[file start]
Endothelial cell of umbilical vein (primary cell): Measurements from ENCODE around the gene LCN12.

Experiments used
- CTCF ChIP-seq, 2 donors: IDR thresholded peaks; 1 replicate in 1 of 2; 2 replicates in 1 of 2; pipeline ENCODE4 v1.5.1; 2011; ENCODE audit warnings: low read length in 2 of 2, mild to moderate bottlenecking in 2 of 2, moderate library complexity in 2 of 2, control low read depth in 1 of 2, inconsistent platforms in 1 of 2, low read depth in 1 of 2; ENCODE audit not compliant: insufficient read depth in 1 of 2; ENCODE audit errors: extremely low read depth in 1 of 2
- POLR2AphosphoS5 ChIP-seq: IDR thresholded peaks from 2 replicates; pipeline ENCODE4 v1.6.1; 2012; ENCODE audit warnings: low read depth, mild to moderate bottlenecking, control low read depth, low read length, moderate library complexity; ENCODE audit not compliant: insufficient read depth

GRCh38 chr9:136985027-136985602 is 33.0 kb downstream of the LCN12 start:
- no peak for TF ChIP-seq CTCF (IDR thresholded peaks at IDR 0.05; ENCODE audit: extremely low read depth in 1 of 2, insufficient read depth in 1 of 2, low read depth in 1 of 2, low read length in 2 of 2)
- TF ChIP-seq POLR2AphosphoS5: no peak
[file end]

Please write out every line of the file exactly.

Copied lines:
Endothelial cell of umbilical vein (primary cell): Measurements from ENCODE around the gene LCN12.

Experiments used
- CTCF ChIP-seq, 2 donors: IDR thresholded peaks; 1 replicate in 1 of 2; 2 replicates in 1 of 2; pipeline ENCODE4 v1.5.1; 2011; ENCODE audit warnings: low read length in 2 of 2, mild to moderate bottlenecking in 2 of 2, moderate library complexity in 2 of 2, control low read depth in 1 of 2, inconsistent platforms in 1 of 2, low read depth in 1 of 2; ENCODE audit not compliant: insufficient read depth in 1 of 2; ENCODE audit errors: extremely low read depth in 1 of 2
- POLR2AphosphoS5 ChIP-seq: IDR thresholded peaks from 2 replicates; pipeline ENCODE4 v1.6.1; 2012; ENCODE audit warnings: low read depth, mild to moderate bottlenecking, control low read depth, low read length, moderate library complexity; ENCODE audit not compliant: insufficient read depth

GRCh38 chr9:136985027-136985602 is 33.0 kb downstream of the LCN12 start:
- no peak for TF ChIP-seq CTCF (IDR thresholded peaks at IDR 0.05; ENCODE audit: extremely low read depth in 1 of 2, insufficient read depth in 1 of 2, low read depth in 1 of 2, low read length in 2 of 2)
- TF ChIP-seq POLR2AphosphoS5: no peak